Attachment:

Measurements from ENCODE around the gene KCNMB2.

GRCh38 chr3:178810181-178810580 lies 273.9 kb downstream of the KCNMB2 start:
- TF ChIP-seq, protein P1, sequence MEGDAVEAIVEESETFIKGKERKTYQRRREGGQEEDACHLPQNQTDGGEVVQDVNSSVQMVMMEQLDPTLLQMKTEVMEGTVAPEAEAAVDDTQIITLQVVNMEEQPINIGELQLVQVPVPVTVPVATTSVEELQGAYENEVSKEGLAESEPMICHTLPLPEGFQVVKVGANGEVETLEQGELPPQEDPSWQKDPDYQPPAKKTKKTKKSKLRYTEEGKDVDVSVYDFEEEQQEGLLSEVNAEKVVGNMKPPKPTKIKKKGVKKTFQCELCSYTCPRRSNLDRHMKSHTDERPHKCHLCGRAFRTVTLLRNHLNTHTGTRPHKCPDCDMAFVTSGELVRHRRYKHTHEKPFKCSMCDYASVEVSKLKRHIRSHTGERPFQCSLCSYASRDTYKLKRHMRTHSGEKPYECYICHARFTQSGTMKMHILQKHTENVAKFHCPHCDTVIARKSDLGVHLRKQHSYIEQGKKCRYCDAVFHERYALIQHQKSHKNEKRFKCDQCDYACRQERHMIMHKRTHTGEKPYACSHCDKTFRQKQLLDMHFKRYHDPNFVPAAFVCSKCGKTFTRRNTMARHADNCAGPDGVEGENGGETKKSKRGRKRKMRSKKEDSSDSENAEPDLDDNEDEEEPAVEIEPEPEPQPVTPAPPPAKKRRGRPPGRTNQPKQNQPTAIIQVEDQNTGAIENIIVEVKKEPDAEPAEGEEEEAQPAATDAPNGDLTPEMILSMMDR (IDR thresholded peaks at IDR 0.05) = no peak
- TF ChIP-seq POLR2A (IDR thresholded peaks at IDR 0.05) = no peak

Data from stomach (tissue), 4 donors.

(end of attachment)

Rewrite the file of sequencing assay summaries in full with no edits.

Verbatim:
Measurements from ENCODE around the gene KCNMB2.

GRCh38 chr3:178810181-178810580 lies 273.9 kb downstream of the KCNMB2 start:
- TF ChIP-seq, protein P1, sequence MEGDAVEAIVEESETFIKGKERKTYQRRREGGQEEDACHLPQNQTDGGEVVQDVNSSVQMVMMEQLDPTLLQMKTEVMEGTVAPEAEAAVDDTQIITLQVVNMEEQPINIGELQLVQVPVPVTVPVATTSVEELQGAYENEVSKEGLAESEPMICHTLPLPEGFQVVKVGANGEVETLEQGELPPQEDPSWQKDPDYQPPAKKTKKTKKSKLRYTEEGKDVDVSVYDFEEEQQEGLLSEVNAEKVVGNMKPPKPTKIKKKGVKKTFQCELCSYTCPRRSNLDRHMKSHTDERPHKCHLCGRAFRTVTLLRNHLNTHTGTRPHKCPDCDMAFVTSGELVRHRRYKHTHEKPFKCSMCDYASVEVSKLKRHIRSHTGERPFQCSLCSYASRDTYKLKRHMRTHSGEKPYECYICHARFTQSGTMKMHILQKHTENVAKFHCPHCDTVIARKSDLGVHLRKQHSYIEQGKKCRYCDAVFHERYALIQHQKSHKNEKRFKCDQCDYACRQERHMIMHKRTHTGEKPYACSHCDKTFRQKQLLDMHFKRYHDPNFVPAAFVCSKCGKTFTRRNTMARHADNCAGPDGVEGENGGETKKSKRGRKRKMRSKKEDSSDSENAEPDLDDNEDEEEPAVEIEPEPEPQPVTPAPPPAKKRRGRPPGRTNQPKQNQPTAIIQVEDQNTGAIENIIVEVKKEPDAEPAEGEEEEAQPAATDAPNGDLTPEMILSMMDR (IDR thresholded peaks at IDR 0.05) = no peak
- TF ChIP-seq POLR2A (IDR thresholded peaks at IDR 0.05) = no peak

Data from stomach (tissue), 4 donors.